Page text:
While it is true that Clinton took less than one sixth of the nation’s 3,100+ counties, she won most of the largest ones, including 111 of the 137 counties with over 500,000 people. Trump won the Electoral College by successfully navigating rural-urban balances in key swing states, taking small areas by large vote margins.

The report–replete with multi-colored graphs– is well worth studying. It also describes the demographics of those Trump and Clinton counties, noting that when they are classified by income,  the least well-off households are over represented in Trump counties and the most well-off households are underrepresented.

Generally, Trump counties are least likely to be home to those with “urban” attributes. Only about one in five foreign-born residents live in these counties, compared with a much larger share of the United States’ native-born population (49 percent) that calls these places home. Fewer single than married persons are Trump county residents. Especially sharp divides are seen by race and ethnicity. Less than one fifth of all Asians and less than one third of all Hispanics and blacks live in counties carried by Trump.

I have written previously about the increasing urban/rural divide, and the Brookings research adds considerable data confirming that divide.

Still more confirmation is contained in an article from the Atlantic, titled “Red State, Blue City.”

The article begins by underscoring the decidedly progressive politics of cities, and the growing numbers of people choosing to live in them, but it also makes an often-overlooked point:

If liberal advocates are clinging to the hope that federalism will allow them to create progressive havens, they’re overlooking a big problem: Power may be decentralized in the American system, but it devolves to the state, not the city.

City folks in Indiana are painfully aware of that reality; Indianapolis is the economic generator in a state that barely  pretends to allow municipalities any self-determination. There’s no meaningful “home rule” in Indiana. The article also points out that most state-level policymaking is conservative:

That’s partly because Republicans enjoy unprecedented control in state capitals—they hold 33 governorships and majorities in 32 state legislatures. The trend also reflects a broader shift: Americans are in the midst of what’s been called “the Big Sort,” as they flock together with people who share similar socioeconomic profiles and politics. In general, that means rural areas are becoming more conservative, and cities more liberal. Even the reddest states contain liberal cities: Half of the U.S. metro areas with the biggest recent population gains are in the South, and they are Democratic. Texas alone is home to four such cities; Clinton carried each of them. Increasingly, the most important political and cultural divisions are not between red and blue states but between red states and the blue cities within.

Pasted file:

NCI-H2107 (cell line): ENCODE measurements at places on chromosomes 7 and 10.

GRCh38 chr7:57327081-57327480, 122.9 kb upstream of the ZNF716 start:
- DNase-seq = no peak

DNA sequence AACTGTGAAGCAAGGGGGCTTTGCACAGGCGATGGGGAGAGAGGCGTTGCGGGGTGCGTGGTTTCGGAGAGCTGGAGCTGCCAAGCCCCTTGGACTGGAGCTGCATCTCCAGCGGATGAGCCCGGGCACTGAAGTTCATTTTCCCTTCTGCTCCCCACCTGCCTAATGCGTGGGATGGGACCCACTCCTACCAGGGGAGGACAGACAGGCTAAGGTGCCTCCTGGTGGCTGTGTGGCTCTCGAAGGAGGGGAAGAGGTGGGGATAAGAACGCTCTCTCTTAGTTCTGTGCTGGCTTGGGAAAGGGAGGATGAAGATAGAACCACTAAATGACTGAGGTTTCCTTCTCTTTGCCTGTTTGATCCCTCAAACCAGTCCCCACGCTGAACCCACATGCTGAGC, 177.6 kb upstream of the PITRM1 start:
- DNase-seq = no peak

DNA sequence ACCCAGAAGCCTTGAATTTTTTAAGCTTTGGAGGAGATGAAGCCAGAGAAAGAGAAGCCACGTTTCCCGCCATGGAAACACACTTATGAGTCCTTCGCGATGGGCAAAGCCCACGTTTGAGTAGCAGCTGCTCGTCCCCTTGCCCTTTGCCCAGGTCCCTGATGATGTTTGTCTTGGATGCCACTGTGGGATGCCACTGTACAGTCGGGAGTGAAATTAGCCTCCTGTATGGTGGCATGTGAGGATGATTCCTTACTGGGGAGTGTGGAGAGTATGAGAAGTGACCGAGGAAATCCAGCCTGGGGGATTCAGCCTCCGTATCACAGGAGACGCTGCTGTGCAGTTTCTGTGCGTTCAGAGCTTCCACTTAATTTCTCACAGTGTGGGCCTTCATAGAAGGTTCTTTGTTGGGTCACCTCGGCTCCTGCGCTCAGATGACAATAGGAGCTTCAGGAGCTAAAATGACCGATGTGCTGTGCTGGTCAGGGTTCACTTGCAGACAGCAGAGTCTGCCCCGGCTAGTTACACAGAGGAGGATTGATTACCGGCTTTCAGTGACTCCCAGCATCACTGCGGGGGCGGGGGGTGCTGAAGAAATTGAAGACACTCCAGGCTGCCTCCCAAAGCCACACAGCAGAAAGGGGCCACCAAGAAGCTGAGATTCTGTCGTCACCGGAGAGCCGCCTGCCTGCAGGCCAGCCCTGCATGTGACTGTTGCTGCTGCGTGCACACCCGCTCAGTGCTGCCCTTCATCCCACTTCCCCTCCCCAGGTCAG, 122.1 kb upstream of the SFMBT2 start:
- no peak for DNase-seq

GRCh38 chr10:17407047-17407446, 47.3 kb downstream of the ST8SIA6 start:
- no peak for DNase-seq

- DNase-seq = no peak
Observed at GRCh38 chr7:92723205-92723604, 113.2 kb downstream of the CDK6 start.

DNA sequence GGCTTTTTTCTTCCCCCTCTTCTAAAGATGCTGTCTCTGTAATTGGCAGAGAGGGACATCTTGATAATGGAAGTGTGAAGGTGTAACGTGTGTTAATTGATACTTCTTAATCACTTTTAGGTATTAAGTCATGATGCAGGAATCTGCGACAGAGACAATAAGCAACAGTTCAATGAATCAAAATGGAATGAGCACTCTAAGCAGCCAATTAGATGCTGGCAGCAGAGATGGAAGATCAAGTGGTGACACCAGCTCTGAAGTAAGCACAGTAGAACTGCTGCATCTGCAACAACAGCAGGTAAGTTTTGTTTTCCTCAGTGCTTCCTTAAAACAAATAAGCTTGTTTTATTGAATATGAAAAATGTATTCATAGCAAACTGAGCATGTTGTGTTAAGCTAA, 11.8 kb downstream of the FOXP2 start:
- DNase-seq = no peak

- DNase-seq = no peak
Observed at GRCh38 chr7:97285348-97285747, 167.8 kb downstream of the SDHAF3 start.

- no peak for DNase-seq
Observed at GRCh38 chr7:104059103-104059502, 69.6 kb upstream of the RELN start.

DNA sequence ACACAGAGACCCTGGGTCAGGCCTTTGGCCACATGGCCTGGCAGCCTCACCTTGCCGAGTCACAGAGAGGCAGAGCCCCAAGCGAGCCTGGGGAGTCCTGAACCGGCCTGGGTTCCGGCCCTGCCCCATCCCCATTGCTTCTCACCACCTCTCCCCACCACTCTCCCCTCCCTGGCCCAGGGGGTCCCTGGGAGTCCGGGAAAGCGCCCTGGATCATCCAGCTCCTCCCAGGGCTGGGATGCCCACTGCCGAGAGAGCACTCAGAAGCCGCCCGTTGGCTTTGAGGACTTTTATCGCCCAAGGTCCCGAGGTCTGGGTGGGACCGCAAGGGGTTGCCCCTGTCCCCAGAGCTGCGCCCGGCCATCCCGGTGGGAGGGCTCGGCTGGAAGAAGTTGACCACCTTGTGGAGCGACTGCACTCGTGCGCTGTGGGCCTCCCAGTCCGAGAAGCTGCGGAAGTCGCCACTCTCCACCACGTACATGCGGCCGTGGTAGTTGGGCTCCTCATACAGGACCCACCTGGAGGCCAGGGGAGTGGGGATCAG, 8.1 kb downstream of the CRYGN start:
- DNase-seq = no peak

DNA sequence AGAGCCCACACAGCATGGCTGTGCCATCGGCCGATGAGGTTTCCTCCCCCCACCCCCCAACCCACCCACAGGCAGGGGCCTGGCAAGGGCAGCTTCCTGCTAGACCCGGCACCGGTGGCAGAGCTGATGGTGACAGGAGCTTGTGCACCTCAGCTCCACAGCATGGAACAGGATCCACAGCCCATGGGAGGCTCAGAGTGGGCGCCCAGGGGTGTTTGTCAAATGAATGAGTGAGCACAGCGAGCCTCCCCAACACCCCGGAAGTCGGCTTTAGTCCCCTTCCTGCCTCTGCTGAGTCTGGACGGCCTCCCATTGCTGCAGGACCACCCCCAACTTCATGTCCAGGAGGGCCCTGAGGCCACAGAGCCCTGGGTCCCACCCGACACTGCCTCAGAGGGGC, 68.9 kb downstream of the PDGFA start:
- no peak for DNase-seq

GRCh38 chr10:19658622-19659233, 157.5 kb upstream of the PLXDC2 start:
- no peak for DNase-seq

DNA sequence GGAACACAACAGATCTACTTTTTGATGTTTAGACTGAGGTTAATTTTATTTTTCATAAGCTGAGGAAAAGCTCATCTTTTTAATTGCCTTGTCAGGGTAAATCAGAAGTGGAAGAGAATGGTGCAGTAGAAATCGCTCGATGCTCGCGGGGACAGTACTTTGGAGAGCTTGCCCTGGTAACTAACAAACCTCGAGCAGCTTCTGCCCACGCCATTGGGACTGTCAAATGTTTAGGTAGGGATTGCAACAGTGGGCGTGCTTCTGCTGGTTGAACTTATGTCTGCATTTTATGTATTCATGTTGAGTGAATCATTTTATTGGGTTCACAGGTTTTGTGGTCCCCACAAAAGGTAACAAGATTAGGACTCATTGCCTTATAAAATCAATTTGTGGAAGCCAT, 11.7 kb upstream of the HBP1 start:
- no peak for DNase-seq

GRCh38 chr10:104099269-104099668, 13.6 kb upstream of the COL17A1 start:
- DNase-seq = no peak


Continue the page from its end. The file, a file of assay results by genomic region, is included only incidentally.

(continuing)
There is no love lost between these progressive cities and the rural areas surrounding them.

In most states, agriculture is no longer king. Rural areas are struggling, while densely packed areas with highly educated workforces and socially liberal lifestyles flourish. In turn, rural voters harbor growing resentment toward those in cities, from Austin to Atlanta, from Birmingham to Chicago….

By and large, though, cities hold the weaker hand. It makes sense that these areas, finding themselves economically vital, increasingly progressive, and politically disempowered, would want to use local ordinances as a bulwark against conservative state and federal policies. But this gambit is likely to backfire. Insofar as states have sometimes granted cities leeway to enact policy in the past, that forbearance has been the result of political norms, not legal structures. Once those norms crumble, and state legislatures decide to assert their authority, cities will have very little recourse.